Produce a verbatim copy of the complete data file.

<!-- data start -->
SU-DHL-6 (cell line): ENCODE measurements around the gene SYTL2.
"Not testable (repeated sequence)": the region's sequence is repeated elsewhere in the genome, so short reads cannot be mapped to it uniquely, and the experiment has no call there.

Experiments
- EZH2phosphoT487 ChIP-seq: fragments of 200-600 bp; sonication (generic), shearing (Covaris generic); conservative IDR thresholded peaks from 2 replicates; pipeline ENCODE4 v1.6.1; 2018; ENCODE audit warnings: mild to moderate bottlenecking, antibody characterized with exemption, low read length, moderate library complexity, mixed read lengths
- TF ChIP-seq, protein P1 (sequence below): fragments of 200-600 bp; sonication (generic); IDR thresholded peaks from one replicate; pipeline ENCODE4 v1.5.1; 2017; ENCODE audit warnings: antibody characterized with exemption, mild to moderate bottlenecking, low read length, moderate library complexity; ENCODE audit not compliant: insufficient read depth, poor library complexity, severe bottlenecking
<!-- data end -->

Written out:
SU-DHL-6 (cell line): ENCODE measurements around the gene SYTL2.
"Not testable (repeated sequence)": the region's sequence is repeated elsewhere in the genome, so short reads cannot be mapped to it uniquely, and the experiment has no call there.

Experiments
- EZH2phosphoT487 ChIP-seq: fragments of 200-600 bp; sonication (generic), shearing (Covaris generic); conservative IDR thresholded peaks from 2 replicates; pipeline ENCODE4 v1.6.1; 2018; ENCODE audit warnings: mild to moderate bottlenecking, antibody characterized with exemption, low read length, moderate library complexity, mixed read lengths
- TF ChIP-seq, protein P1 (sequence below): fragments of 200-600 bp; sonication (generic); IDR thresholded peaks from one replicate; pipeline ENCODE4 v1.5.1; 2017; ENCODE audit warnings: antibody characterized with exemption, mild to moderate bottlenecking, low read length, moderate library complexity; ENCODE audit not compliant: insufficient read depth, poor library complexity, severe bottlenecking